Equality of input, equality of outcome ('level playing field’) principle


Academic references to outcomes theory

The principle

If the outcomes performance of units or parties is being compared, a fair comparison of their performance requires either: 1) equality of input; or, 2) effectively adjusting raw outcome measures to compensate for inequality of input.  

The problem

For a variety of purposes, comparisons are often sought between the performance of different units or parties. If they are working on the same inputs (or inputs which are equivalent in terms of the easy of achieving desired outcomes) then it makes sense to just compare raw outcomes. However, where the inputs different groups are working with differ significantly, raw outcomes are a confuse measure of both the value added by a unit or party and the level of input they started with. In these cases, raw outcome is not an accurate measure of performance. 

The solution

Where units or parties have inequality of input with which they are working, this needs to be controlled for. It can be controlled for in at least two ways. 

1. The homogeneous group comparison method. In this method the larger group is broken up into a set of sub-comparisons groups which only compare units or parties with comparable inputs. Raw outcome comparisons are only made between units or parties within these input-homogeneous groups.

2. Statistically controlling for inequality of input. In this approach, statistical regression techniques are used to adjust raw outcome scores to estimates of what they would have been if there was equality of input across all units or parties.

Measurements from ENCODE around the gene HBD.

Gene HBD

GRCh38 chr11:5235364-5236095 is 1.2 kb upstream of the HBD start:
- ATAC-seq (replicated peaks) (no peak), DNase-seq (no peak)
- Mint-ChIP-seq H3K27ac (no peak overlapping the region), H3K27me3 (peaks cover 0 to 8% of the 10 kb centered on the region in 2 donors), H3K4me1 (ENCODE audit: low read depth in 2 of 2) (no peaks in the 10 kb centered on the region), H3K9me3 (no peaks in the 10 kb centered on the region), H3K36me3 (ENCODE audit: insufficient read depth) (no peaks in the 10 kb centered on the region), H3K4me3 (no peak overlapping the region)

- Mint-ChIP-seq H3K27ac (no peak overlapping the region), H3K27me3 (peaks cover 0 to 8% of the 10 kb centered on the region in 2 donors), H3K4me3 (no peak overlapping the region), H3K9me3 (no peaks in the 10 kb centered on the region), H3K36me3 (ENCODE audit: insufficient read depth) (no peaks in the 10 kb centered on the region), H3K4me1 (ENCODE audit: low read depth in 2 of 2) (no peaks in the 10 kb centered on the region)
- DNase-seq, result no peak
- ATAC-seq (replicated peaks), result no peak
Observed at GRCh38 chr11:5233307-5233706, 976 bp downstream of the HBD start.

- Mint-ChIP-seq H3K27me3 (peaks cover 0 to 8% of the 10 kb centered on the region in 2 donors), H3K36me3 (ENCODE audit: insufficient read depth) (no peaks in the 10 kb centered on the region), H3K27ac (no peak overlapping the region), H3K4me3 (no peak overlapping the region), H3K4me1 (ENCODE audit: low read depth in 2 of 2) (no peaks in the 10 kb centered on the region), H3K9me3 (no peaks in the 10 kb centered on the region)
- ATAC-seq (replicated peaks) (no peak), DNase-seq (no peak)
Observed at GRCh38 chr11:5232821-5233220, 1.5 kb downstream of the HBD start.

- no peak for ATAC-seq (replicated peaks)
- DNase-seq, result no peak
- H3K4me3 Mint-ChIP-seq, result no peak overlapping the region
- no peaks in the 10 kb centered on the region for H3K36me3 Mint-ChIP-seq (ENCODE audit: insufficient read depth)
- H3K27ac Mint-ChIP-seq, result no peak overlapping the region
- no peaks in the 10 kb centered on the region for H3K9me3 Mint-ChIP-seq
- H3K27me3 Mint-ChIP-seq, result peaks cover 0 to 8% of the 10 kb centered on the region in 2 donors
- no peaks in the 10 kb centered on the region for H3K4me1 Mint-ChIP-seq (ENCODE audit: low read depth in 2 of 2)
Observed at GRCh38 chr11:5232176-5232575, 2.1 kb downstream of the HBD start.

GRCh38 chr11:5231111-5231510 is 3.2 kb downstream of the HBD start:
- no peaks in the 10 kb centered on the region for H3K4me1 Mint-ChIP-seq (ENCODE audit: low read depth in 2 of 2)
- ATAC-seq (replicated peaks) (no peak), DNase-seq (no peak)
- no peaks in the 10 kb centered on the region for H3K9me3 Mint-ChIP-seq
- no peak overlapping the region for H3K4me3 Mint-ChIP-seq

Schools differ on the academic level and learning opportunities of students on entry. Therefore a raw comparison of the outcome from schools his unfair in those instances where it is being done between schools or teachers who differ in terms of input. If a feasible value added method (that controls for differing input) can be used, it is a better measure of performance than raw outcome measures. Of course, this does not mean that one should not measure raw output for other purposes, just that it should not be used as the measure of teacher or school performance.

In medicine, Casemix (where the length of time (or the dollar value) it takes to treat a certain class of patient (e.g. people under 25, with early onset of schizophrenia) is compared across treatment facilities) is an example of using the first type of solution (homogenous group comparison) to this issue. 

Value Added measures in regard to teacher performance (which adjust student outcomes on the basis of input level using statistical regression techniques) are an example of the second type of strategy (statistically controlling for inequality of input) solution to this issue. 


See an Op-Ed describing the application of this principle in regard to teacher and school evaluation.